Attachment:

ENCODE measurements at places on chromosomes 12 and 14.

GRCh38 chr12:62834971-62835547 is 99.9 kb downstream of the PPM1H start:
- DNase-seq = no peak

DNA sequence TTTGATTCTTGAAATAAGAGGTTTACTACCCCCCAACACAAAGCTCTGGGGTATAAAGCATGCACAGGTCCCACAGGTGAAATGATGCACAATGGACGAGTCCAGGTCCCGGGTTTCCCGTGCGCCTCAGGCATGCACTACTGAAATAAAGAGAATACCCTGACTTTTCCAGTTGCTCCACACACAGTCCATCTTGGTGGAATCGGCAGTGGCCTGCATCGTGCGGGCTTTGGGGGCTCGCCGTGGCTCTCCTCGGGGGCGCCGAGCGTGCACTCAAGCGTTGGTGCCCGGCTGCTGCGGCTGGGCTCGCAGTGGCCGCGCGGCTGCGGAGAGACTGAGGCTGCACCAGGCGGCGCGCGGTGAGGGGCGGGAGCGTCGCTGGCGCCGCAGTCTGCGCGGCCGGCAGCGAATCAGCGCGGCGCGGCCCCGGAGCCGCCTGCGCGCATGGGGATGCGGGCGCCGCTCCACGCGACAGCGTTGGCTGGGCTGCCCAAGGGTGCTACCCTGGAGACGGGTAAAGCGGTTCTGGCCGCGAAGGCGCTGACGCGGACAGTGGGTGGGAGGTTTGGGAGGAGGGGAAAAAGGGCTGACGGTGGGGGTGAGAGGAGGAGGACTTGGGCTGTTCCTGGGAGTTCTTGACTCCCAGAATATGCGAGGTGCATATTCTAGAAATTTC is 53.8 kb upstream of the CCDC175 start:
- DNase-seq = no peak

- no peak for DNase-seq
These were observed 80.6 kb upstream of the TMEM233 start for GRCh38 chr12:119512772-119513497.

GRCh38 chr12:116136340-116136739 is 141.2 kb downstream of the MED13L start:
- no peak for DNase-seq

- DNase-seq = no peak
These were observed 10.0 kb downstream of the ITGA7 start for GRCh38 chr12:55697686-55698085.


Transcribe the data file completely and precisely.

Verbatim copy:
ENCODE measurements at places on chromosomes 12 and 14.

GRCh38 chr12:62834971-62835547 is 99.9 kb downstream of the PPM1H start:
- DNase-seq = no peak

DNA sequence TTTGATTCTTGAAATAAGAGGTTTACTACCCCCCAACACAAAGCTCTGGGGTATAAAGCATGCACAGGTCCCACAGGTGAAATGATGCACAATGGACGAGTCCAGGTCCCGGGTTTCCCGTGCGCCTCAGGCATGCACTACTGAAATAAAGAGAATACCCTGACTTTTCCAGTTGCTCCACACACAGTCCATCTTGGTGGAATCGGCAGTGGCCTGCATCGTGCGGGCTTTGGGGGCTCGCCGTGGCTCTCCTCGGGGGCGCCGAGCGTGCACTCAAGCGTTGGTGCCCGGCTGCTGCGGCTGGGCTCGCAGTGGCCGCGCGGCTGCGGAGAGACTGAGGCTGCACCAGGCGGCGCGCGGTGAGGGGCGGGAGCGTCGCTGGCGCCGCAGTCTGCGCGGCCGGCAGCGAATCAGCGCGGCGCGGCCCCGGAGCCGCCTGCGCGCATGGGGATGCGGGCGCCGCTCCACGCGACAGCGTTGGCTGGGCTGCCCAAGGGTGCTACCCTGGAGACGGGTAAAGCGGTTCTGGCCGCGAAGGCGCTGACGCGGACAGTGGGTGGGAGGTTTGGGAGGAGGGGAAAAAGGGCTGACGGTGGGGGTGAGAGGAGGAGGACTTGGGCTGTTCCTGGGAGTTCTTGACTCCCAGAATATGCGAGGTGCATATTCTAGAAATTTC is 53.8 kb upstream of the CCDC175 start:
- DNase-seq = no peak

- no peak for DNase-seq
These were observed 80.6 kb upstream of the TMEM233 start for GRCh38 chr12:119512772-119513497.

GRCh38 chr12:116136340-116136739 is 141.2 kb downstream of the MED13L start:
- no peak for DNase-seq

- DNase-seq = no peak
These were observed 10.0 kb downstream of the ITGA7 start for GRCh38 chr12:55697686-55698085.